There were still illustrations on maps, but they were far more pragmatic. Ships indicated areas of safe passage, while drawings of fish and whales showed good fishing areas. On one map from the early 17th century, vignettes illustrated how to kill and process a whale. “Whales, the largest creatures in the ocean, are no longer monsters but rather natural marine storehouses of commodities to be harvested,” wrote Van Duzer. Some of the mystery is gone as the sea becomes another resource rather than a churning darkness to be feared.
Just when you think that we’ve lost that sense of awe at the sea, captured in these old maps and texts, we are reminded that much remains to be discovered in the ocean. This year, both the giant squid and the 15-foot megamouth shark were filmed for the first time, and there is still plenty to learn about each. We’re still dazzled by bioluminescent light displays in the deep, or the surreal, shimmering movements of schools of millions of tiny fish. The awe continues—it’s just based on fact rather than fantasy.
Learn more about the ocean at the Smithsonian’s Ocean Portal.
July 2, 2013
Software engineer Alexey Papulovskiy has flown more in the past two years than he had in his entire life. Since moving to Moscow, he has taken trips to Kiev, Saint Petersburg, Dublin, London and Istanbul, among other cities, and in the process, he has become enamored with airports.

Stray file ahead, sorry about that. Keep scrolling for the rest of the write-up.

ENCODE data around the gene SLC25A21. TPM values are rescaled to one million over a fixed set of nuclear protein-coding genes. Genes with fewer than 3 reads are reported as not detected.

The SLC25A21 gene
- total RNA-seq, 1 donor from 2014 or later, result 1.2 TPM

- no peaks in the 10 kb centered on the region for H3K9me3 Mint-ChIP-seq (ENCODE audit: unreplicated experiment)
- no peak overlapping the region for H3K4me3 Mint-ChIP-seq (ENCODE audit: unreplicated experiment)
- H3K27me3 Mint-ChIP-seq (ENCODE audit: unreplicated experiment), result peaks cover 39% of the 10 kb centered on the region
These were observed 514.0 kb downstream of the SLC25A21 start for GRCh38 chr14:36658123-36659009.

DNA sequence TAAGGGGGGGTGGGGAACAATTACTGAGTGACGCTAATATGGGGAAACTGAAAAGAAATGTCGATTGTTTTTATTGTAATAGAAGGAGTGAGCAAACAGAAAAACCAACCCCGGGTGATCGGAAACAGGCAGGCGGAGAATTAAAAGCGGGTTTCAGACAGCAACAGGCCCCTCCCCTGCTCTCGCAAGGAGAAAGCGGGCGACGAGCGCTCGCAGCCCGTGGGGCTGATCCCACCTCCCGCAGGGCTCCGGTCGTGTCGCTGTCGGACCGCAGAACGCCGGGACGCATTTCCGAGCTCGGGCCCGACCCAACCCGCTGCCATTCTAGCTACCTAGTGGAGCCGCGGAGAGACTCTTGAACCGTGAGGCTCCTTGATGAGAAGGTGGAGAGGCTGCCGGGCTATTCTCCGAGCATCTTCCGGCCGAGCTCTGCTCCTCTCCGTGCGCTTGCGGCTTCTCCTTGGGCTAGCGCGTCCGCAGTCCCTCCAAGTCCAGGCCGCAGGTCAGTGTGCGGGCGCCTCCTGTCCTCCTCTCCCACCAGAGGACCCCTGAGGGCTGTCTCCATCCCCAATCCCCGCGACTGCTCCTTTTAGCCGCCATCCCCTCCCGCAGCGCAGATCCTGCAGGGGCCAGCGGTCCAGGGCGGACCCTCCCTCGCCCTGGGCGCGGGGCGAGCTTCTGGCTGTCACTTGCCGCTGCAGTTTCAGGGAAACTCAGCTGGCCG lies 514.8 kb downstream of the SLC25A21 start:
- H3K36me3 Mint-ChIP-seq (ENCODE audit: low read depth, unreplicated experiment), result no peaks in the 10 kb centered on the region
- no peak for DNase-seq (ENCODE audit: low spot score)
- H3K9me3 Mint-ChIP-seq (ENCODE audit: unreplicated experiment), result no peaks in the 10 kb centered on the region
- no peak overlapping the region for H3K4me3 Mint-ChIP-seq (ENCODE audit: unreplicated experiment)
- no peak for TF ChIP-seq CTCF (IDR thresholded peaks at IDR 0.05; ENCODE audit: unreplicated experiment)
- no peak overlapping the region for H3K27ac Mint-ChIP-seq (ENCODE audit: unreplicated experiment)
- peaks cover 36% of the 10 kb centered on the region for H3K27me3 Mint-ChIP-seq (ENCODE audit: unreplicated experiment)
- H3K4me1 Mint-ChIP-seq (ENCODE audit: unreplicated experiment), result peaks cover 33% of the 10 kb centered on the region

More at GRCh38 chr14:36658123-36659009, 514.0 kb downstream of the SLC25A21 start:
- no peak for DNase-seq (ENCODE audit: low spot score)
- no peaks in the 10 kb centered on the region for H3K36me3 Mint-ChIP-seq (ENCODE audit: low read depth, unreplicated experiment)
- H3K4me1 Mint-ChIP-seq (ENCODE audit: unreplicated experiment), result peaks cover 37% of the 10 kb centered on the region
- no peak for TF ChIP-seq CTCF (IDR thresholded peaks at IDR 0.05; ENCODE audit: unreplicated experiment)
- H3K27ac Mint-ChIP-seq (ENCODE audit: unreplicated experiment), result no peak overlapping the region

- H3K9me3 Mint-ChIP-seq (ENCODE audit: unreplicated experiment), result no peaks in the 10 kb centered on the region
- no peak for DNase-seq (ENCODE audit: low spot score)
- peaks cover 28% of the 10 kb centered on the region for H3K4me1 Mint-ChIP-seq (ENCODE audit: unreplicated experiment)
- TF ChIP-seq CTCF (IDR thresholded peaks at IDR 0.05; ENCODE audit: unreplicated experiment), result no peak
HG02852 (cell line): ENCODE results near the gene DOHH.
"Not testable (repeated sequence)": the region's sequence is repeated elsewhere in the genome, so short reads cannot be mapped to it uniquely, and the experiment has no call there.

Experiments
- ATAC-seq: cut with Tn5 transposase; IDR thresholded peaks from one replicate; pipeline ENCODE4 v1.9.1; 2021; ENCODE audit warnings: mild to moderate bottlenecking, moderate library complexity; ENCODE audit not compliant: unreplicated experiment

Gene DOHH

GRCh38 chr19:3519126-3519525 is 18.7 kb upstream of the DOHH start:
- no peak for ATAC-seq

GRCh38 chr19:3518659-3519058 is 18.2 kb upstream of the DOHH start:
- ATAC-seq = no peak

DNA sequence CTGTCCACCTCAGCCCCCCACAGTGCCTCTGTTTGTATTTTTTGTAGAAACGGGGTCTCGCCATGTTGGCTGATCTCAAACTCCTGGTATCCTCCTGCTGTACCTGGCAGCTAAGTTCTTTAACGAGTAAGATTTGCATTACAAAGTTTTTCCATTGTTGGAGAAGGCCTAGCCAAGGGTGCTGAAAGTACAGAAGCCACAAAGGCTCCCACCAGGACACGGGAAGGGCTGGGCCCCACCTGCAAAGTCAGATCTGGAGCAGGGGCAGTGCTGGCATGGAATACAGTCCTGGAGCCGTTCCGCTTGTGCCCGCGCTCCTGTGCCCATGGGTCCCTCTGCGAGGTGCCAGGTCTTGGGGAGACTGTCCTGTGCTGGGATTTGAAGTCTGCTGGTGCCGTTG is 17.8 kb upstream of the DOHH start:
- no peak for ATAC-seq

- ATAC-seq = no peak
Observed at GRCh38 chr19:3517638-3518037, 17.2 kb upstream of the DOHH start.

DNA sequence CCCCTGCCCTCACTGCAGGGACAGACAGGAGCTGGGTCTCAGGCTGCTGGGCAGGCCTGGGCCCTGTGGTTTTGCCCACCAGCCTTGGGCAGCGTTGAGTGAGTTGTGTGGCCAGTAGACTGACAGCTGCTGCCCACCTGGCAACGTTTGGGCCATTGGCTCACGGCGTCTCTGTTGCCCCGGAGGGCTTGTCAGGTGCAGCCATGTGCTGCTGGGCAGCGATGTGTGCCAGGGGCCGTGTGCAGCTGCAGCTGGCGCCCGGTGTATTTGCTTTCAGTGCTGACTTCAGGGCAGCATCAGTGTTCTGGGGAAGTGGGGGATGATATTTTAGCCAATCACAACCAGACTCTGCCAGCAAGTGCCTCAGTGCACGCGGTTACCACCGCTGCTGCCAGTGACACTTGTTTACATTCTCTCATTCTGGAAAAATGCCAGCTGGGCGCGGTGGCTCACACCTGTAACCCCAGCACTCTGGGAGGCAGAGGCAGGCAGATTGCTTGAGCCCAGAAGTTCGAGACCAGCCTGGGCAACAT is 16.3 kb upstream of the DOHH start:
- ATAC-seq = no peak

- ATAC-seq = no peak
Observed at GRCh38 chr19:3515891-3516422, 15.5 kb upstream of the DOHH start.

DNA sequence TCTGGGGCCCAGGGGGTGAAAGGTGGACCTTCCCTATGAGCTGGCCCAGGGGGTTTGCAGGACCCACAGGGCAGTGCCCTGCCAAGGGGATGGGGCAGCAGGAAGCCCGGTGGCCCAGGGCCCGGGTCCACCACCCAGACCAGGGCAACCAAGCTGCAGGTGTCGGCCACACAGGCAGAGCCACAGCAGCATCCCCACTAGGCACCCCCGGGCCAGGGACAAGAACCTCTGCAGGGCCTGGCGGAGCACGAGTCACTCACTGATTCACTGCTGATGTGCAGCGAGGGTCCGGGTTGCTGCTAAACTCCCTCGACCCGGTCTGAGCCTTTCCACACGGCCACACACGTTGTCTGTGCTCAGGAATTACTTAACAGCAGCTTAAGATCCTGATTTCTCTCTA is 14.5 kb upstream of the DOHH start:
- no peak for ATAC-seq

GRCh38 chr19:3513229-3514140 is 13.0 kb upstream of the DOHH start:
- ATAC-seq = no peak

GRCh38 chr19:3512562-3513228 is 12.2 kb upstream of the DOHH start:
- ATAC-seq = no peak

“Each of them is a complex of grand engineering tasks: queue management, baggage transportation from the check-in point to the specific plane, aircraft services,” he says. “It’s a kind of engineering magic.”
The more Papulovskiy familiarized himself with flight paths between cities and pilots’ procedures for take-offs and landings, the more he wanted to devise a way to visualize flight data. Last fall, from September 30 to October 29, he collected the flight levels of commercial and private planes traveling in North America, South America, Europe and parts of Asia from PlaneFinder.net. At the end of the month, Papulovskiy had about one billion data points.
Instead of connecting the points over a map, as digital artists Aaron Koblin and Mick West have done with similar projects, the software engineer left the data points as dots. The result is a clever digital take on pointillism. On a black background, he plots high altitudes in blue and low altitudes in red. Together, they resemble the interweaving strands of a tent caterpillar’s web. “Maybe later I’ll try to show planes’ speeds,” he says.
With Contrailz, the interactive tool Papulovskiy has built, users can plug in a specific airport or city and the site will generate the appropriate image. There are some interesting finds within the visualizations. One can see the prohibited airspace over Moscow and southern Nevada’s Area 51, for instance. The images also make clear multi-lane “highways” near Vienna, notes Papulovskiy, and the impressive choreography arranged by air traffic control over cities like London and New York with multiple airports. Then, of course, there is the aesthetic experience.
“These flight paths are a kind of art,” says Papulovskiy. He compares the cities, roads and other networks humans mark the Earth with to the complexity of ant hills and meandering rivers—what he calls the “art in nature.”
“I hope these images remind people that there are a lot of beautiful things around and above us,” he adds, “though we never think about them.”